The Stop TB Partnership has unveiled a costed plan for the world to end Tuberculosis (TB), the second leading infectious disease killer after COVID-19.
The Global Plan to end TB 2023-2030 outlines the priority actions and estimated financial resources needed to end TB as a global health threat by 2030.
It also lays out how, from now up to 2030, a global investment of Sh29.5 trillion (USD250 billion) could save millions of lives through early diagnosis and treatment.
The total amount of funding needed to support the Global Plan’s ambitions is the equivalent of every person in the world donating Sh 472 (USD 4) per year for the next seven years.
Speaking during a Stop TB partnership press briefing held virtually, Dr. Lucica Ditiu, Executive Director of the Stop TB Partnership said TB afflicts 10 million people every year, claiming one and a half million lives, and yet the global response has been lukewarm.
“TB remains neglected, even though it is a health threat for every single person. It is in the interest of all of us to end TB”, she said.
The Global Plan economic return on investment would amount to Sh 4,722 (USD40) for every Sh118 (USD1) invested and as much as Ksh 6,964 (USD59) for every Sh 118 (USD1) invested in low and lower middle income countries.
According to Dr. Ditiu, the global plan highlights the need to invest in a new TB vaccine, approve it by 2025, and make sure that resources are available so that it can reach adults and adolescents in countries where TB is most prevalent.
The only TB vaccine currently available is the BCG vaccine, which was approved more than a century ago and has a very limited impact on disease prevention.
“The proposed investment of Sh 118billion (USD 10 billion) in new TB vaccines, a new tool we all are waiting for, is 10 times less than what was injected in the research and development for COVID-19 vaccines. It should be possible to have the TB vaccine”, said Dr. Ditiu.
From COVID-19 to any number of crises including needless wars, mass migrations, famines and other natural disasters, the Executive Director noted that the global community has a long list of excuses for letting TB linger.
“Today, the Global Plan outlines how we can end the disease: invest in the science and make sure everyone can access the results, especially those from impoverished regions where TB is most entrenched,” she said
“I am optimistic that the war against tuberculosis will finally be won by 2030. A lot of optimism comes from what we have seen happening during COVID and thus it is possible to mobilize the resources, it is possible that researchers will work together, and share data to be able to develop new tools in such a short amount of time and it is possible to deploy and to organize amazing efforts at the grassroots level,” Dr. Ditiu said
Dr. Paula Fujiwara, who led the task force in charge of the development of the Global Plan explained that with attention diverted along with the absence of financial commitments, TB has strengthened its grip on the planet.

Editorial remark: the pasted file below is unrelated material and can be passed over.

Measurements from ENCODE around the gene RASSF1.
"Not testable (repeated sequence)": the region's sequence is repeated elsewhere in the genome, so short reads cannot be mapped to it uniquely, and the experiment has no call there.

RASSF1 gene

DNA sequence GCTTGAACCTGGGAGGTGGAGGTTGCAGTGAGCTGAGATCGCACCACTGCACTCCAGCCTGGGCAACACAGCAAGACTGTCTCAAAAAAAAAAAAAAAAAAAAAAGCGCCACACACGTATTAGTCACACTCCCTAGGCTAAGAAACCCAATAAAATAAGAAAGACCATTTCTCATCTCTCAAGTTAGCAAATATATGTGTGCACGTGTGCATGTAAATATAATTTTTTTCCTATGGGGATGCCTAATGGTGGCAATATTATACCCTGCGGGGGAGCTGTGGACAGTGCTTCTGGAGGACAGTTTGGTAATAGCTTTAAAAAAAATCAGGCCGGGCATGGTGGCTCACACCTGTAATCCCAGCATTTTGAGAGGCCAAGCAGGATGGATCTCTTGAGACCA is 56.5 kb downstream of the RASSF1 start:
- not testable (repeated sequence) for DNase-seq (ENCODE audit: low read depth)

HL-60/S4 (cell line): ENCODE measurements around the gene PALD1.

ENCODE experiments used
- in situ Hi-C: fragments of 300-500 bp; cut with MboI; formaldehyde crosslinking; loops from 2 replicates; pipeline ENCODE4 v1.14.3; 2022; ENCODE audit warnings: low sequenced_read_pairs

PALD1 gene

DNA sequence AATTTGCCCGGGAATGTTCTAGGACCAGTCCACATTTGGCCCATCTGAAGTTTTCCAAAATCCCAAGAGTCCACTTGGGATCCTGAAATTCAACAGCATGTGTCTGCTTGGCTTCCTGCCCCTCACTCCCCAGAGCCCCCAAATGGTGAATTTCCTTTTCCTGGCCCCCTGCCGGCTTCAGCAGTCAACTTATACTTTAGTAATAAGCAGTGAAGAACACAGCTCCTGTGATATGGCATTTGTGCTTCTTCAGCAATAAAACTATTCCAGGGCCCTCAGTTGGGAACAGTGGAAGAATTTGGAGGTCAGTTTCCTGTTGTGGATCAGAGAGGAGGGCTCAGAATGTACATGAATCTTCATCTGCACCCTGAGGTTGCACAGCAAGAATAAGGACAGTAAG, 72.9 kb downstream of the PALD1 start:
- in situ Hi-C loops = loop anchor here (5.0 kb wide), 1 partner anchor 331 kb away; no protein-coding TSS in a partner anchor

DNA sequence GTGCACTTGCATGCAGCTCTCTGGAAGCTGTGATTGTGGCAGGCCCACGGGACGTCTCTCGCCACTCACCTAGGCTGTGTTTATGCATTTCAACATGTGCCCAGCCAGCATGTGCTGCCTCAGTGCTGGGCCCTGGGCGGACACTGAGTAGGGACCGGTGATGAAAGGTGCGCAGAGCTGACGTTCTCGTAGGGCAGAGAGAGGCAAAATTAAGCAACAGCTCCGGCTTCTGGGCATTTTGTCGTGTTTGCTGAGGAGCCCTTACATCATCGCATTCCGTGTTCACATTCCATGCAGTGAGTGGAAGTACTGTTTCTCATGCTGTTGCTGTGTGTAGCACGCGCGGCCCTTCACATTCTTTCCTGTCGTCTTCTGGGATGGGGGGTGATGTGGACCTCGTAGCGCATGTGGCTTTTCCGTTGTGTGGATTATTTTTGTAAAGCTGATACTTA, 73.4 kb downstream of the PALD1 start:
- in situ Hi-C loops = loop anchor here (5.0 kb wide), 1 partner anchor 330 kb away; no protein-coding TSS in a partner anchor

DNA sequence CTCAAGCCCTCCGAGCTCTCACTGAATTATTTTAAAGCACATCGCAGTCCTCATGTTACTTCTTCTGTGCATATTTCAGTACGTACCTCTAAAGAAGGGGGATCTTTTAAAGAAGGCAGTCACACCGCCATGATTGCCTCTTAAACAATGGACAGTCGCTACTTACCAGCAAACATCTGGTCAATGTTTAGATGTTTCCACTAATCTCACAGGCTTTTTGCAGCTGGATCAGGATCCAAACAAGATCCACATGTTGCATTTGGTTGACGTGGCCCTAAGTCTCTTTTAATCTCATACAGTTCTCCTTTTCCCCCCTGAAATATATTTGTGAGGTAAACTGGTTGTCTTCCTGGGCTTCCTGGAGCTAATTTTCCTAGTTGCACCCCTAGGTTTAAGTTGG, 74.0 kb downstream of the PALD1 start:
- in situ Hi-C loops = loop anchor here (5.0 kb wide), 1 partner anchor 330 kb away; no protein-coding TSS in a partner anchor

“We can regain control and meet our commitments to end TB by 2030 as long as we assert our political will now. It is possible to reduce annual TB deaths by 90 percent and treat 50 million people with Tuberculosis, including children and those with drug resistant tuberculosis by 2030”, she added.
Dr. Fujiwara said that the global plan gives all momentum as we move forward to the next UN high level meeting in 2030 and look to reach the SDG goals.”
The Global Plan maps out how to end TB as a public health challenge by 2030, the year by which governments around the world committed to achieving the United Nations Sustainable Development Goals (SDGs).
Dr. Tereza Kasaeva, Director, Global TB Programme, World Health Organization (WHO) said there are huge gaps in enabling access to TB prevention and test services for people with TB as well as lack in financing.
“We urgently need increased investments actions to get the response back on track to save lives and reach the global TB targets set in the strategy”, she said noting that despite the challenges, out of six high-burden countries who managed to reach End TB strategy milestones, five are from the African region.
Incidence of tuberculosis (per 100,000 people) in Kenya was reported at 259 in 2020. It is among countries that have carried out a TB costs survey showing that households of people infected with TB are spending over 50 percent of their income on TB related costs and this is well above the marker of 20 percent.
In recent years, Kenya is also one of 6 countries in Africa that have made significant progress between 2015 and 2019 by reducing TB deaths by over 30 percent and also new TB cases by 20 percent
Mr. Paul Mahanna, Director, Office of Infectious Diseases, USAID, Bureau for Global Health said that there is no way to drive change without addressing the significant funding gaps that exist within high TB burden countries that result in lack of access to life saving services and drive individuals, families and communities further into poverty.
Between 2023 and 2030, the Global Plan calls for the mobilization of USD 249.98 billion, diversifying the sources of financing from domestic budgets of governments, external donors, development banks, social health insurance, philanthropy, the private sector, and innovative sources of financing.
The Global plan to end TB 2023-2030 comes in the backdrop of last year in April 2021 where the Stop TB Partnership initiated the process of developing the next Global Plan to End TB, explicitly identifying the resources needed to end the TB epidemic globally.